This guest post is by Kylie L. Scales (@KylieScales) on her recent review paper “On the Front Line: frontal zones as priority at-sea conservation areas for mobile marine vertebrates.”
The oceans may seem like Earth’s last remaining wilderness, but are in fact teeming with human activity as a result of intense and growing demand for marine resources. Consequently, large marine vertebrates such as seabirds, turtles, sharks and whales – which spend most of their lives at sea – are under acute pressure from human-induced threats. Population-level impacts are now evident throughout the global ocean. For example, as many as 320,000 seabirds are killed each year through incidental capture (‘bycatch’) in longline fisheries, which target commercially valuable fish such as swordfish and tuna. Effective conservation solutions are urgently required, not only to ensure the survival of these oceanic icons for their own inherent value, but also to maintain the critical ecological functions that they perform.
However, designing conservation solutions is problematic. These animals inhabit vast, changeable habitats and range over great distances, complicating the design of strategies for threat management. We need tools to identify, monitor and manage priority conservation areas in the oceans, and to track responses to changes in marine habitats that will occur as a result of impending global climate change.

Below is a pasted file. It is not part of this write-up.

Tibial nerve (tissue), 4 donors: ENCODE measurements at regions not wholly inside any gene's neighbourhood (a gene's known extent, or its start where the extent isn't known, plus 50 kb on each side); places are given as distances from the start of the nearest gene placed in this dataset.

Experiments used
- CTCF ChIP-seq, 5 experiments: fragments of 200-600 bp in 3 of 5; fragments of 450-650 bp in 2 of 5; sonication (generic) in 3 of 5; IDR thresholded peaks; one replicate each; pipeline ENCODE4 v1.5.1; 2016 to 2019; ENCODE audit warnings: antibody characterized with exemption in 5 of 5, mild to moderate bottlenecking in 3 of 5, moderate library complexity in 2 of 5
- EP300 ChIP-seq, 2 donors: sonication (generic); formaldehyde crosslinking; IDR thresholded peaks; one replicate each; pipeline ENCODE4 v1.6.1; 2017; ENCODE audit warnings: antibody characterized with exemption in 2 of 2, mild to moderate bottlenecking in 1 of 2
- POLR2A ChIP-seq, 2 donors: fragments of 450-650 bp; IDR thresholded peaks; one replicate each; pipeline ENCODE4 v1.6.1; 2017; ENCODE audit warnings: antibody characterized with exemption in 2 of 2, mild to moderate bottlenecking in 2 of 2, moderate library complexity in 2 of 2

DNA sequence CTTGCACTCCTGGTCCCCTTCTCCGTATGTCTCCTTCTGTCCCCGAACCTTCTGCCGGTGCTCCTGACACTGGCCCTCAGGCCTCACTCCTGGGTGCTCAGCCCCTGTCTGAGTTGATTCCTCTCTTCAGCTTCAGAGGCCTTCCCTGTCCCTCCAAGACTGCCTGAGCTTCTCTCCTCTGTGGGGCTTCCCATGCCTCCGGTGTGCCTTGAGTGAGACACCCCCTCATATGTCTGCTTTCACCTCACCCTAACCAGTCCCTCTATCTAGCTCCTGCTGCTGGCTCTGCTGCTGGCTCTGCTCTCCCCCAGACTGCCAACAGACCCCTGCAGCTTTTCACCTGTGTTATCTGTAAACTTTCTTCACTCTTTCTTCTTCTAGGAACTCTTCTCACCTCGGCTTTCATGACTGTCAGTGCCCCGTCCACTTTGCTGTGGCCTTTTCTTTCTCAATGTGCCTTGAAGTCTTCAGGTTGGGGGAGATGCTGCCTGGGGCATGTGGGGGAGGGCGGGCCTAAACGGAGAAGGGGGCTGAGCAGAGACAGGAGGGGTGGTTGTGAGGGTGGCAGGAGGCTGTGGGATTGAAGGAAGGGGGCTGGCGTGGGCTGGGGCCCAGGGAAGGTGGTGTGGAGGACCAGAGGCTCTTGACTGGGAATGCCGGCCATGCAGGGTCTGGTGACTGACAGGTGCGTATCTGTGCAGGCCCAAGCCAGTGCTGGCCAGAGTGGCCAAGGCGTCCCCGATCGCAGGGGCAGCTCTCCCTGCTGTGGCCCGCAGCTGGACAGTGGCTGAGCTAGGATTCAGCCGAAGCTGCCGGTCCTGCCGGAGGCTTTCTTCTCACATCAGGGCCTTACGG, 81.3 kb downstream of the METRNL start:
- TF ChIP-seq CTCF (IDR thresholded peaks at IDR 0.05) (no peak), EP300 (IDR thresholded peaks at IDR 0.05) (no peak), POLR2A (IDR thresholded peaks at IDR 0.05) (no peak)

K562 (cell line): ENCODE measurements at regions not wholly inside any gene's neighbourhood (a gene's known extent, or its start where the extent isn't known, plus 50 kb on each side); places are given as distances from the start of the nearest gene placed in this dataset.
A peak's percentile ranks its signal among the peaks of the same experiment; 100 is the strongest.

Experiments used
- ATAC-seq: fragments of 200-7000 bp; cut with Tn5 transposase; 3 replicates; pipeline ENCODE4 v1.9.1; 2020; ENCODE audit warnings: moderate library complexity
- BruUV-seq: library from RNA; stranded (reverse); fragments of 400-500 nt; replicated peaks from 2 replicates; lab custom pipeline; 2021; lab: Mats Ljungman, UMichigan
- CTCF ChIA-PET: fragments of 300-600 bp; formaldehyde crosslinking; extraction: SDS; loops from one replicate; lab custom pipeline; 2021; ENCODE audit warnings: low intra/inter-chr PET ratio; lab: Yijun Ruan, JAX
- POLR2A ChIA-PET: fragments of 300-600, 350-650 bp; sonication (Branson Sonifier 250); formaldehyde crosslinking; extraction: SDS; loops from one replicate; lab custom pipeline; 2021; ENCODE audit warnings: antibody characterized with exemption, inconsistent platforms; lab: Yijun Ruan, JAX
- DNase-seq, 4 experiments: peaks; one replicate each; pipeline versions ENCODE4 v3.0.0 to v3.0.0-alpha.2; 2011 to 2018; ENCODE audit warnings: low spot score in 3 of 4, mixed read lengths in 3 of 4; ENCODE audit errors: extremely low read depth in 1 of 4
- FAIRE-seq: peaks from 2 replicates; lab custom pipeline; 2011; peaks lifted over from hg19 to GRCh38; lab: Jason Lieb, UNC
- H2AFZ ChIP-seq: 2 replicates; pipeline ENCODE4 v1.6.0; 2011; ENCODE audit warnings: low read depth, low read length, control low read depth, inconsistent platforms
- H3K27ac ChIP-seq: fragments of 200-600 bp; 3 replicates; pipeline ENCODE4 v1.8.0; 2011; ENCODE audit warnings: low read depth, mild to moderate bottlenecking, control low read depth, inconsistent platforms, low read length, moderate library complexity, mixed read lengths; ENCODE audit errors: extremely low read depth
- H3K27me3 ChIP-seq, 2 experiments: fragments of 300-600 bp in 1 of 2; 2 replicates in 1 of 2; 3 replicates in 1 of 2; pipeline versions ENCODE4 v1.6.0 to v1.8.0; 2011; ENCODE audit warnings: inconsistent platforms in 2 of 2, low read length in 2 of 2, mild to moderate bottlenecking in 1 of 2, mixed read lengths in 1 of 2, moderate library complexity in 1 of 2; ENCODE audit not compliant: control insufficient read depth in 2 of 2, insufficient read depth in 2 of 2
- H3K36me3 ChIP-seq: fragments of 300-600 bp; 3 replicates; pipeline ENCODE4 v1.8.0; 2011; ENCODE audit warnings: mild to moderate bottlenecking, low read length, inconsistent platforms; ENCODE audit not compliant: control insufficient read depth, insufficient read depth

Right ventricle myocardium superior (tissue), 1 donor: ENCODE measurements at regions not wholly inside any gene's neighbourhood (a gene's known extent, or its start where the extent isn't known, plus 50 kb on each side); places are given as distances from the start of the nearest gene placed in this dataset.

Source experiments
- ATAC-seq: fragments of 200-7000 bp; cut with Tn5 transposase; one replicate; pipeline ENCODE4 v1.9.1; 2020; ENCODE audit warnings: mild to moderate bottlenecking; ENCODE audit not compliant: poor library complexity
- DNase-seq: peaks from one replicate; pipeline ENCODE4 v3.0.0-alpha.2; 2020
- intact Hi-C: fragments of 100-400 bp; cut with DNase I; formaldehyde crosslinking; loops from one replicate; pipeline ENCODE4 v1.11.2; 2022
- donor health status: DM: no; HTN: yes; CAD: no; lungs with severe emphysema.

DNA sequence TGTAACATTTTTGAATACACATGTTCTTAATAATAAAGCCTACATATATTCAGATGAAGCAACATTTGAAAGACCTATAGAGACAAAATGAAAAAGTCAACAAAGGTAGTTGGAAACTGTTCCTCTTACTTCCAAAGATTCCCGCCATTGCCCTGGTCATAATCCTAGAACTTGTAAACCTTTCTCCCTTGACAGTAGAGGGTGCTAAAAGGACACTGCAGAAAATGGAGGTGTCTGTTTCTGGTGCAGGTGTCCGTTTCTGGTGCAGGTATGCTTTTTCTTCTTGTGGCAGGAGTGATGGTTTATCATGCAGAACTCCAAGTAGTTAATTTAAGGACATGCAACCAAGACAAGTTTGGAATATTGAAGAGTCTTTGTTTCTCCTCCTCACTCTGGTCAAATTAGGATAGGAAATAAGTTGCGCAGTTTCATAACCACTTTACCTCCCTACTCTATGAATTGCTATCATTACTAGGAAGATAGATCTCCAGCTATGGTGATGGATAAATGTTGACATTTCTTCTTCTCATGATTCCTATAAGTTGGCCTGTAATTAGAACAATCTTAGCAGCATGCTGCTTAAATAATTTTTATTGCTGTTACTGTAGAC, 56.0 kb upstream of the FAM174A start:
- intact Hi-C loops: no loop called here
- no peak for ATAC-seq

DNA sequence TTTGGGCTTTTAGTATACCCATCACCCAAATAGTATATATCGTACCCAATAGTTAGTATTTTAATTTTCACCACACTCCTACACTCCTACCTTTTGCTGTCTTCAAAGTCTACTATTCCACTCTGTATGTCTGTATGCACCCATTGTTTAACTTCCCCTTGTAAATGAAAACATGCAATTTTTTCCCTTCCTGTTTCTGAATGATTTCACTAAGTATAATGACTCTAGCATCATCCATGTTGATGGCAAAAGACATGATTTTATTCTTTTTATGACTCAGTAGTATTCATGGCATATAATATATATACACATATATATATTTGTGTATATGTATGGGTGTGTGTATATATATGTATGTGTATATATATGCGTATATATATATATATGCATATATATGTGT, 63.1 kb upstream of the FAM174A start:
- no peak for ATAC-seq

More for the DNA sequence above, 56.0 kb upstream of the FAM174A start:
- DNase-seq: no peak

Our understanding of how physical processes in the ocean influence the movements of mobile marine vertebrates can help. The technological revolution in animal tracking (‘biologging’) over recent decades, coupled with enhanced capacity for measurement of ocean conditions from ship-board sensors, satellites and autonomous vehicles, has greatly improved our understanding of how free-living animals use their environment.
Many species are now known to associate with oceanic features such as seamounts – underwater mountain ranges – and ocean fronts. Fronts form where two water masses meet and occur throughout the oceans, ranging in scale from metres to thousands of kilometres in length. More persistent fronts that form where currents flow together are known to accumulate nutrients, plankton and small fish, and so can become foraging ‘hotspots’ for large marine vertebrates. In addition, some species of conservation concern, such as sea turtles, have been shown to migrate along ocean-basin scale fronts as they move between different sites used for breeding and foraging. Alarmingly, major fronts are known to be areas of overlap between these important at-sea habitats and the concentration of fisheries activity, and so may also be ‘hotspots’ of threat, both in coastal regions and the open oceans.
Satellite technologies – our ‘Eyes in the Sky’ – could form part of the solution. Satellites can be used to automatically detect fronts anywhere in the global ocean, and track how they change through time. We can therefore identify regions where fronts often form (‘frontal zones’) – a tool which could prove useful in locating and monitoring priority conservation areas for mobile marine vertebrates. As part of a suite of tools supporting next-generation ocean management (e.g. vessel monitoring technologies, marine biodiversity observation networks), front mapping has potential to help us balance the competing demands of human activity and biodiversity conservation in the oceans. Integration of these technological innovations is vital if we are to ensure the survival of wide-ranging marine vertebrates into the future.